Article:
‘Sticks and Stones’ takes us back into Paddy Kingsland/BBC Radiophonic territory again, its rubber band synths illustrating a universe where the edges have become stretched and moveable.  Tense bass notes signal a finale of singing strings and synthetic pizzicato notes that reach a stirringly triumphant ending. ‘Look Again’ is a forest waltz filled with uncanny sounds and whirring beats , both graceful and off kilter, whilst ‘Star Jelly’s lolloping beat and keyboard brass takes us to a fairy hill via the unexpected sounds of early 90s’s bliss out ambience, as if in the company of Alex Patterson and The Orb. Penultimate track, ‘Copse’, is a perfectly pitched slice of electronic folk horror, woodwinds and crumhorn extolling a sense of dread and droll as synth blasts rattle between the trees. Akin to Delia Derbyshire soundtracking ‘Blood On Satan’s Claw’ (which, upon writing this, sounds like the best thing ever), this creeping , stalking track paints a disturbing and bewitching picture of something moving around the woods; something decidedly not human. These are not the post Victorian ‘Disney’ fairies of movies or cartoons; these are ancient and unnerving creatures that one should be wary of. Finally ‘They Left On A Morning Like This’ is a gorgeously adorned and starry hymnal, a sense of hope creeping through on the glacial synth sweeps and glistening notes, not unlike catching sunlight bursting through the leaves of the trees. The sound of a motorway drops us back in the human world, back in our own more humdrum existence, and there is a real sense of having been on some kind of bewitchment or half remembered journey into something more super or preternatural, of having been enchanted, pixie led.

For Belbury Poly aficionados ‘The Gone Away’ will already be essential listening, for the uninitiated it is a perfect starting point; all of Belbury’s personalities and reference points are here, presented in these beautiful vignettes. Follow the willow the wisps, hear the distant music and be led on a journey that is at once frightening, spellbinding and addictive. You might not return.

Grey Malkin


Belbury Poly is audio nostalgia, a synthetic representation of a kind of feeling that you get when falsely remembering a bygone era (possibly English television the 1960’s) with a certain longing or warmth. You were probably never there, or if you were it was never like this, but that’s not what’s important. Belbury Poly creates another world, an alternate past, and it is simultaneously magical and reassuring.

It’s the work of Ghost Box founder Jim Jupp, who has previously enlisted others to augment his vision, yet this time he is all on his own. More recently he contributed to a pretty mystical and magikal spoken word album with Justin Hopper and Sharron Kraus Chanctonbury Rings (you can read our review here). His new work is similarly magical, influence by fairy folklore.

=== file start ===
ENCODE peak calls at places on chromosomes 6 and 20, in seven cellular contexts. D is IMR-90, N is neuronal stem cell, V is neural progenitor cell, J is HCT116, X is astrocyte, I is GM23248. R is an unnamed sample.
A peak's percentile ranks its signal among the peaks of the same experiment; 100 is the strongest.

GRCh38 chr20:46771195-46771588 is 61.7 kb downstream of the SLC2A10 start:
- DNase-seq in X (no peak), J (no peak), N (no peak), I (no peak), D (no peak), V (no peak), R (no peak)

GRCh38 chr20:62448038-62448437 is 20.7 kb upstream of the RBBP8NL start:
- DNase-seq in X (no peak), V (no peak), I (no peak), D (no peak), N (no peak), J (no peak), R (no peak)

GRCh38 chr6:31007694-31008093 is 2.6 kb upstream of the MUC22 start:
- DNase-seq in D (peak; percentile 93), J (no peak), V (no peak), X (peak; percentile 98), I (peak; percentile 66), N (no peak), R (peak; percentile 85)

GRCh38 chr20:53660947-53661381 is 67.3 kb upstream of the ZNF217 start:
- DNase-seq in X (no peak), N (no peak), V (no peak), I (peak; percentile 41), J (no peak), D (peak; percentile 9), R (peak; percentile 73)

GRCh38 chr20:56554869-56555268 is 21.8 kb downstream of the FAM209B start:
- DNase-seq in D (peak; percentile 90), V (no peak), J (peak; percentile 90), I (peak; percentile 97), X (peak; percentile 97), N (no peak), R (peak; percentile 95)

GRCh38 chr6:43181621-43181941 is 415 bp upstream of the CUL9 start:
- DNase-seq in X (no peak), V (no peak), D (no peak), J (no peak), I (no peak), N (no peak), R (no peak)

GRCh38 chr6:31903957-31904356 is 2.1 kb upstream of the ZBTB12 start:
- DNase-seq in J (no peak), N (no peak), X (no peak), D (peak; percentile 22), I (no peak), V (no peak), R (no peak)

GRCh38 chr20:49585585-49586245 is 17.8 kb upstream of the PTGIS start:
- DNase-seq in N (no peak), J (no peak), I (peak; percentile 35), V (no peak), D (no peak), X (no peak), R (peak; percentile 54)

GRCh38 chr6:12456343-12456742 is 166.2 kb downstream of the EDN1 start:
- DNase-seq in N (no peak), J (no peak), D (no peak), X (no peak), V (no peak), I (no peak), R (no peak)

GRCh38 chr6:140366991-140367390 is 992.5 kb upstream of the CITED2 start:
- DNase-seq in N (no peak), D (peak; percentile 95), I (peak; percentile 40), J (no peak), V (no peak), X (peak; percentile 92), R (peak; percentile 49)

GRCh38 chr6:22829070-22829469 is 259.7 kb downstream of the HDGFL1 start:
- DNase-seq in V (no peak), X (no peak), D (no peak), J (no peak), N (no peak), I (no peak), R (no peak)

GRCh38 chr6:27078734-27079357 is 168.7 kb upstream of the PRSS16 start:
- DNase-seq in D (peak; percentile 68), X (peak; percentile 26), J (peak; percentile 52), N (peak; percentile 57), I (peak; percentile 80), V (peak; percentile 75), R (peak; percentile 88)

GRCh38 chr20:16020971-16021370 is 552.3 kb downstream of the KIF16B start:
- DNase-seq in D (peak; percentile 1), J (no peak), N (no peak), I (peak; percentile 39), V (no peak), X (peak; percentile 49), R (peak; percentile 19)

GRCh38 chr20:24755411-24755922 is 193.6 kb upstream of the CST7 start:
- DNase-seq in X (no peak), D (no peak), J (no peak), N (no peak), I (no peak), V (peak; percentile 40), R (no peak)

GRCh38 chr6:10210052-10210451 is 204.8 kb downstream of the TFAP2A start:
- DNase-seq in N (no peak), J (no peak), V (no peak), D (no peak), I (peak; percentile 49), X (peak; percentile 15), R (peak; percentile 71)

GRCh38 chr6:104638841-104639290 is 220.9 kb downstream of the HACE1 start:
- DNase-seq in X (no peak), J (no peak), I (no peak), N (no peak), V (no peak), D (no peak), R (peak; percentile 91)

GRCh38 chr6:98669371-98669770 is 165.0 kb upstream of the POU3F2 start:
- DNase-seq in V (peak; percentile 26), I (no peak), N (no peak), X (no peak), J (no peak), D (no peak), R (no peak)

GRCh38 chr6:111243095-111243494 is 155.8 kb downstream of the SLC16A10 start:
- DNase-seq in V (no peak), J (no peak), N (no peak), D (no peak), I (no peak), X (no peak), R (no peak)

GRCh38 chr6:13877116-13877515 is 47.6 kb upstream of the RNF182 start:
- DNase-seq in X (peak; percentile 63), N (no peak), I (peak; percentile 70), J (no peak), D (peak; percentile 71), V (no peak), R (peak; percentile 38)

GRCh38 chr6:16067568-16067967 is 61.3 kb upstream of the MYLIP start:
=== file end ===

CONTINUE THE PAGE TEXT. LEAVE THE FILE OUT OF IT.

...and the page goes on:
“…the wild songs of fairyland sung to unearthly tones, are the only medicine for the heartache and the headache of humanity,” reads a quote in the inner panel of this disc. It comes from Arthur Machen in 1911, and it feels like an apt description of what is happening here.

As always Jupp is mining British educational films and library sounds, yet they always seemed so cold (and slightly horrific). He rescues them, imbuing the arpeggiated patterns and brisk no nonsense sequences with not only a mournful soul, but also a peculiar kind of pathos. There’s real emotion here. With an acoustic guitar and various synthesizers, Jupp creates a woozy electronic psychedelia, a jaunty melancholic wobble. At times it can sound reminiscent of recent Ghost Box signing Plone in the woozy synthetic sense of wonder inherent in his sounds, whilst there’s even a Morricone moment on the disturbed sweetness of Magpie Lane. There is range here too, light and dark, perhaps best evidenced by the menacing highly theatrical fairytale Copse that conjures up an evil medieval army on the march, which is seamlessly followed up by They Left on a Morning Like This that wouldn’t be out of place on an Air album.

Belbury Poly has always been obsessed with a peculiar kind of psychedelic English mysticism, so the concept of fairies doesn’t seem entirely out of character, particularly when you realise the kind of mischievousness and darkness in Welsh folklore. Track titles include ffariesees, sticks and stones, Look Again, and Corner of the Eye – which is where we all know we see fairies and other mystical delights from. After all if you look at them straight on they disappear.

“My eyes are doors,” offers a strangely weighted voice at the beginning of ffarisees, “the moon walks through them. ” The Gone Away is a portal too, it’s a place of wonder and imagination, where the magical can be real, and the laws of our universe no longer apply. To some extent most Ghost Box albums feel like their own special world, yet The Gone Away takes it one step further. It’s medicine, Jupp’s “wild songs of fairyland sung to unearthly tones, ” feel like a tonic for these crazy times.